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This slim (just over 100 pp.) volume presents the Vortrag given by Mischa Meier, Ordinarius für Alte Geschichte at the Universität Tübingen, in his capacity as the Preisträger of the 2015 Karl-Christ-Preis für Alte Geschichte. It commences with a laudatio (13-21) delivered by Uwe Walter and concludes with a voluminous catalog (75-102) of the prize-winner's publications. The meat of the discussion comes in the middle (22-74).
Few topics have excited as much scholarly and popular fascination as the end of the western Roman Empire in the fifth century CE, which often is seen as representing an archetypical conflict between barbarians and barbarism on the one hand and Romans and civilization on the other. Against this background, Meier investigates the interrelationship between influential individuals and the historical order in which they were embedded, and considers what agency ("Handlungsmacht"), what room to maneuver ("Handlungsspielraum"), powerful persons had (26). Were they able to influence such a complex process as the 'Fall of the Roman Empire'?
Meier commences with a survey of some of the continuing debates over the end of the Roman Empire and the significance of the "sogennante Völkerwanderung" (24), which often are interpreted from the perspectives either of "catastrophe," promoted by such as Brian Ward-Perkins and Peter Heather, or of "transformation," represented by the European-sponsored "Transformation of the Roman World Project" (1997-2004), not to mention other works.  More than before, Meier suggests, international scholarship struggles to find an adequate evaluation of the Völkerwanderung, a concept that, Meier notes, is not found in any contemporary text.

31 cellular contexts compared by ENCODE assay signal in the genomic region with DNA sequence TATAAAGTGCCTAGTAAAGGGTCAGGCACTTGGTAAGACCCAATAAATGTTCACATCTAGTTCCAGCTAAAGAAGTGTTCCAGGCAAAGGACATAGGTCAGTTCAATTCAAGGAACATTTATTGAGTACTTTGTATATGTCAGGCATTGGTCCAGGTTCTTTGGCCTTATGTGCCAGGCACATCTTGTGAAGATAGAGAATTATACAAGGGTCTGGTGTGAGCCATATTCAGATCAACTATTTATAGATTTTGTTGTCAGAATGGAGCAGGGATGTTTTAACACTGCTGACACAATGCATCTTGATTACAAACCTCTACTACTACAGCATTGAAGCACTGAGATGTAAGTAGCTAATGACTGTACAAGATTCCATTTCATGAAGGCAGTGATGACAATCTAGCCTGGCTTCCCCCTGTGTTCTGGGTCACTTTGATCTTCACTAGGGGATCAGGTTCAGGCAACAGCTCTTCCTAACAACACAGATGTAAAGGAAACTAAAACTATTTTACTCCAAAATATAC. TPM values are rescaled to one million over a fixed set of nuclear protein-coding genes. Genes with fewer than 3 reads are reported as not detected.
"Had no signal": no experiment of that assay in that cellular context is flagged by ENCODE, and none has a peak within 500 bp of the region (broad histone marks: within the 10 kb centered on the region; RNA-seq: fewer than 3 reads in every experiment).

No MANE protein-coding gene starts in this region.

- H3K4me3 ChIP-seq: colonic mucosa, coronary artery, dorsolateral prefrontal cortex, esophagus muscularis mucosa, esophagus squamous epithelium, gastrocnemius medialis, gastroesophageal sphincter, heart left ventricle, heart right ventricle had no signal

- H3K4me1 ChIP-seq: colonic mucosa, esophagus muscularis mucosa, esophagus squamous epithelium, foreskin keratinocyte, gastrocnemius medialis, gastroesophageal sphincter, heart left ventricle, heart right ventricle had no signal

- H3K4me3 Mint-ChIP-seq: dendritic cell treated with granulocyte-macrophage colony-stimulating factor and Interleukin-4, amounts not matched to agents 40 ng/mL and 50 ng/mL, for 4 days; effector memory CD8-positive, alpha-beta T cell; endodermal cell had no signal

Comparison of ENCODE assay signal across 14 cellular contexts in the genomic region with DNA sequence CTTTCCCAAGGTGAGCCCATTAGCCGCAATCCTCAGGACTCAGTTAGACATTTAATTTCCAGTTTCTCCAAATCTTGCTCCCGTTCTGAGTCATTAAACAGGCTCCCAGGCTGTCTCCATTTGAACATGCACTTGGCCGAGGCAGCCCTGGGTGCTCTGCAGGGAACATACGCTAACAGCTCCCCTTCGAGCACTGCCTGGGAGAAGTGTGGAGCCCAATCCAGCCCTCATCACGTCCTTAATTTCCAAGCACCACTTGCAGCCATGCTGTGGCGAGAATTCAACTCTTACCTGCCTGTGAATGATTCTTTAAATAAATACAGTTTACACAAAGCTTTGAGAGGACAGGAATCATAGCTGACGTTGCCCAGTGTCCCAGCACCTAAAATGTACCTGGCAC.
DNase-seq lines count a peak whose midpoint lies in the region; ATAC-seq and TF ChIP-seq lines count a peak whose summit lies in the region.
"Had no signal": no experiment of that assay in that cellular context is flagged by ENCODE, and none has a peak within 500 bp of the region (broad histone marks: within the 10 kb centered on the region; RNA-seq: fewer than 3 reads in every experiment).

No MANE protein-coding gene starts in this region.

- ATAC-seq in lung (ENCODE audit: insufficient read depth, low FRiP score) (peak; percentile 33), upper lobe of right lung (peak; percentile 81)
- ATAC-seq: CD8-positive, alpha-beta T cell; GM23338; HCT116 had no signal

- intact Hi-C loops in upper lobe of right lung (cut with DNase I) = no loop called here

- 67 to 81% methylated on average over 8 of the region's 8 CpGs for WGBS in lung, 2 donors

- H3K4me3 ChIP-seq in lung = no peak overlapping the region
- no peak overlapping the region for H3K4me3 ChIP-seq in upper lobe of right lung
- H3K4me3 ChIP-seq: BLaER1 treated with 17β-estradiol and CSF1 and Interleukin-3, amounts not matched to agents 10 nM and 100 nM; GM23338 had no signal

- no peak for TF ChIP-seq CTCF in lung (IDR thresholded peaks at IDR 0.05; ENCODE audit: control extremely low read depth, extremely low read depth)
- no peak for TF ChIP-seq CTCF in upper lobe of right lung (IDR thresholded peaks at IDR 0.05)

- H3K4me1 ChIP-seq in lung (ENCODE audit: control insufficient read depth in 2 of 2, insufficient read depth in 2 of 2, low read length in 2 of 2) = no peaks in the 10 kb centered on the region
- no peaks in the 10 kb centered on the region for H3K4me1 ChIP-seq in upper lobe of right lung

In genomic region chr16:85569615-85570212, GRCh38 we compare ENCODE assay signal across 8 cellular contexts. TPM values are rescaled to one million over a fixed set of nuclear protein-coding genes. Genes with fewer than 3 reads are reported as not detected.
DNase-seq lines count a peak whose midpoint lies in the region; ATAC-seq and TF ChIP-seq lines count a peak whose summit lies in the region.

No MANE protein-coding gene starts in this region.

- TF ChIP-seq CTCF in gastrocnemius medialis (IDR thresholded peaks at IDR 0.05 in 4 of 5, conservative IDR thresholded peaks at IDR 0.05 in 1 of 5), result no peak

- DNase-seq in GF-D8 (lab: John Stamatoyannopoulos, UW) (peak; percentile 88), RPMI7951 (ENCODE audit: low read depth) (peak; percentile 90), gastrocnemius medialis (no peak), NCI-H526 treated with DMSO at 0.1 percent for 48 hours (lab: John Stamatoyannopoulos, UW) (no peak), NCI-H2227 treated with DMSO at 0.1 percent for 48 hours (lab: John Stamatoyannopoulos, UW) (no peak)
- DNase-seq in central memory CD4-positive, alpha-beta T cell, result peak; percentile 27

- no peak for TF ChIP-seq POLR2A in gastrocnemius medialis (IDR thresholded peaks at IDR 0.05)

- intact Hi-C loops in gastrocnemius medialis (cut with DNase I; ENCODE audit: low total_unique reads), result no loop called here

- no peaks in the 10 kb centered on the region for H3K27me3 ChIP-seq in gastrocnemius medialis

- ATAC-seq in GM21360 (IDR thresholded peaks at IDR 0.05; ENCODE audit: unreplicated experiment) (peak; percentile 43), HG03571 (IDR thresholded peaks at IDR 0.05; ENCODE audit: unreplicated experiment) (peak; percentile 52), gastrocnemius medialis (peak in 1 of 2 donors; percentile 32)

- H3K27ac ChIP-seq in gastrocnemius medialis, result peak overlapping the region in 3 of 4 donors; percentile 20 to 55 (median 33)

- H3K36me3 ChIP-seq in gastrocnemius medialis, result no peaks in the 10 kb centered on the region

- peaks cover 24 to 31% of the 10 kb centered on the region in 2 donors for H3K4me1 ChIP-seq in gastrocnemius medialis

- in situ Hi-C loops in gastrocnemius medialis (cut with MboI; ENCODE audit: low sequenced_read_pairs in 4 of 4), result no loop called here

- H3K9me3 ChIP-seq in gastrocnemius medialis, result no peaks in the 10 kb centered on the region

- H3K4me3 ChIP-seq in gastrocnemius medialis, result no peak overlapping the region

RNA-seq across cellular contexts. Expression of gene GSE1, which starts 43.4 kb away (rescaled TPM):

Meier rejects the commonplace polarized perception of decadent, passive, victimized Romans being overcome by energetic, active Germans; concludes that the boundaries between Romans and barbarians cannot be sharply drawn; and suggests that the barbarian groups of the Völkerwanderung were not ethnically homogeneous or stable. In his quest for examples of Handlungsspielraum, Meier chooses to study four paradigmatic "central protagonists" as representatives of the "long fifth century": three barbarians, Alaric the Goth, Gaiseric the Vandal, and Attila the Hun; and one Roman, the Patrician and Master of Soldiers Flavius Aëtius (33).
Meier makes the point that Alaric's band arose on Roman territory, was commanded by a general in Roman service who had been born on Roman territory, saw action in both the eastern and western empires, and remained inside the empire up to and after the death of Alaric. It thus was virtually a Roman creation (37). Meier concludes that Alaric's primary policies were to secure Roman office for himself and loot and plunder for his Verband (a useful term used to signify a generic armed force). In particular, plundering and extortion were essential means of gaining political influence (37). As a means of creating cohesion in his group, Alaric took the title of "rex". Alaric gradually formed what in ancient texts is called a "gens" or "natio". (38) Ultimately, Meier posits, Alaric failed to achieve large-scale success because of his indecisiveness about being integrated into the Roman sphere, which would have required him to give up his royal title, or opting for the barbarian world, which was incompatible with a Roman title (39). Ultimately, wedged between the interests of the Roman courts in west and east (41), Alaric was unable to free himself from his Roman context and lacked creative agency.